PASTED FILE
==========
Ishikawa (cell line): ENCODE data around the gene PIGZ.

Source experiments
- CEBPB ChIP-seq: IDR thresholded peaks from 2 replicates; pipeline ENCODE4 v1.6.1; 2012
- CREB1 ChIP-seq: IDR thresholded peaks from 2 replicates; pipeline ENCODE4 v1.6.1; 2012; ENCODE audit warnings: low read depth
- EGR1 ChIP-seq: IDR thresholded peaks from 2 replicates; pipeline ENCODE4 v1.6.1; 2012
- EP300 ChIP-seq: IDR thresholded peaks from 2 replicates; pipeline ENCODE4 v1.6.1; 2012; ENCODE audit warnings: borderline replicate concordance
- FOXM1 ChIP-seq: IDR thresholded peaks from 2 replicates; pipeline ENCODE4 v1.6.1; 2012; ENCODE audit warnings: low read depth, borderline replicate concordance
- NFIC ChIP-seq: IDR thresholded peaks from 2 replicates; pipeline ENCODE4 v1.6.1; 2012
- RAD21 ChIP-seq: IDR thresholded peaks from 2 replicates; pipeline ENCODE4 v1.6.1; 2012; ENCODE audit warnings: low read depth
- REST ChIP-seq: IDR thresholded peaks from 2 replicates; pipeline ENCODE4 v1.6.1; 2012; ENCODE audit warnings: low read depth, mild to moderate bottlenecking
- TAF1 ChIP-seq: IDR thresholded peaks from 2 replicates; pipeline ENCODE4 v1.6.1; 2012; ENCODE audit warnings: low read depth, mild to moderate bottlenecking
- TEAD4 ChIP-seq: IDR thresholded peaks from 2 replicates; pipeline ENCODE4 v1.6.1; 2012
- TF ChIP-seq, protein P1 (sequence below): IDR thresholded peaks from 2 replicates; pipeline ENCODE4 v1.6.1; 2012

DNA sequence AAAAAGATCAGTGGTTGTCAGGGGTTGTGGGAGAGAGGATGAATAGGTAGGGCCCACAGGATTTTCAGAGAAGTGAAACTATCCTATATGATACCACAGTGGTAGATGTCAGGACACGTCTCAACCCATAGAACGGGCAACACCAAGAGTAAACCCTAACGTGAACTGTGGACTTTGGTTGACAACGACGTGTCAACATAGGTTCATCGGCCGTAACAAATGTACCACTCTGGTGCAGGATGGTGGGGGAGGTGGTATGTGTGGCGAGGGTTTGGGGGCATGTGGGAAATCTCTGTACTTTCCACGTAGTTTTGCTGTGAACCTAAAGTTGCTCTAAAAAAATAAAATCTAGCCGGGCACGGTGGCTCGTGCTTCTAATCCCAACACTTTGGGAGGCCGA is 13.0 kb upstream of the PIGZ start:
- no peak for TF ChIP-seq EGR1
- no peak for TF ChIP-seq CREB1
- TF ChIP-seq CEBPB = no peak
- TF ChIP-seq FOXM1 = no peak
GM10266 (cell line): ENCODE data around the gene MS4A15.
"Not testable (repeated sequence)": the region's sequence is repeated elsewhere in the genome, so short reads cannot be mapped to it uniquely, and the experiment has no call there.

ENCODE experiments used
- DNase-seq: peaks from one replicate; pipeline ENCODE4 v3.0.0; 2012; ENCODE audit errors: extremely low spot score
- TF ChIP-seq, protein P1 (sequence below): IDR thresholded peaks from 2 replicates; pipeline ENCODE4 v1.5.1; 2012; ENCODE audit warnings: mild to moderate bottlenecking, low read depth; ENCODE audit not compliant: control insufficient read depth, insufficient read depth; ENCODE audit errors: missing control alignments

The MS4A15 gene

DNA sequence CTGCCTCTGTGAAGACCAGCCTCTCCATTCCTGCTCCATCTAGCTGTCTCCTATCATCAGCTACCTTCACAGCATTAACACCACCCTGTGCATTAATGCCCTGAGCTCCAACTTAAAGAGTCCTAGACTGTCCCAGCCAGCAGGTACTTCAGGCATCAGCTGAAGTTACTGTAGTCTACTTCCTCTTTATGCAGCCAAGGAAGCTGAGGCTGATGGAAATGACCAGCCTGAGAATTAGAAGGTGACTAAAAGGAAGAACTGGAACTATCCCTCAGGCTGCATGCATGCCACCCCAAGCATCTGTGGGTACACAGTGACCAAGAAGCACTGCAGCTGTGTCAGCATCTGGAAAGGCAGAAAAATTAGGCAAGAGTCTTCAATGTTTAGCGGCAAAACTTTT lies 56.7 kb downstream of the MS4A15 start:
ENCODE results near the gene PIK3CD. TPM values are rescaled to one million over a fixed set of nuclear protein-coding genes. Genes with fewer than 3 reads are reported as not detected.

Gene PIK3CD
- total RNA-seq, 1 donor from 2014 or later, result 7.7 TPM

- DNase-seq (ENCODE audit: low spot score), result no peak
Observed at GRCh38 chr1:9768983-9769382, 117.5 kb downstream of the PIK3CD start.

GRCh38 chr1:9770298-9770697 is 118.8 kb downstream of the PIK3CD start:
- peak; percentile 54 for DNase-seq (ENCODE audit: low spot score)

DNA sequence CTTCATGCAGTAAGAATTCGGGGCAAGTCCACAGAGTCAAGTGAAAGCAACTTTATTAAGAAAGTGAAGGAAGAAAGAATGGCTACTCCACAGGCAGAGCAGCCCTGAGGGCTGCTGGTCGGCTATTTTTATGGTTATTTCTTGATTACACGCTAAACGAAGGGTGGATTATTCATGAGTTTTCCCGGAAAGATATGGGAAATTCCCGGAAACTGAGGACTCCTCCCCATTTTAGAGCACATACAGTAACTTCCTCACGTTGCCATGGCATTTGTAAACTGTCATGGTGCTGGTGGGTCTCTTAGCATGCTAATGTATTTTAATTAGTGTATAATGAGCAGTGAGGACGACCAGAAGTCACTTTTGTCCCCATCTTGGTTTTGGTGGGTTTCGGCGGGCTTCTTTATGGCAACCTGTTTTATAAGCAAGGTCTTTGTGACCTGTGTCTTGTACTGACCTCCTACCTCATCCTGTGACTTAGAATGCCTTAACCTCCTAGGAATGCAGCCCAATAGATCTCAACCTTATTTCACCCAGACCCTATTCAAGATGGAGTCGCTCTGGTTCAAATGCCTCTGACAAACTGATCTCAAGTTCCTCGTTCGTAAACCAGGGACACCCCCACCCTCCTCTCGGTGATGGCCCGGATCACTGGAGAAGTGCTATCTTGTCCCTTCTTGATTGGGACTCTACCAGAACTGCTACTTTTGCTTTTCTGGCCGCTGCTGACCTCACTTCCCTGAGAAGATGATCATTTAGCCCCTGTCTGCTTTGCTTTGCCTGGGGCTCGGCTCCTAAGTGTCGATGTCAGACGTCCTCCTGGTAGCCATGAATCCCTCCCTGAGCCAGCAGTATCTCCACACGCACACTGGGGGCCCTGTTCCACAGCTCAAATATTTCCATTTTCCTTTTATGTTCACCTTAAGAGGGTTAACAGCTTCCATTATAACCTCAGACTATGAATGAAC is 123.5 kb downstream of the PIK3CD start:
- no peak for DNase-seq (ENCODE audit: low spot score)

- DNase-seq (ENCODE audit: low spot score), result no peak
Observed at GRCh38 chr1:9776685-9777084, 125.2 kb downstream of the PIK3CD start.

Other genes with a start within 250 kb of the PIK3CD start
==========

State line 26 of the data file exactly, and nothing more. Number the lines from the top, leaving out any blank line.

ENCODE results near the gene PIK3CD. TPM values are rescaled to one million over a fixed set of nuclear protein-coding genes. Genes with fewer than 3 reads are reported as not detected.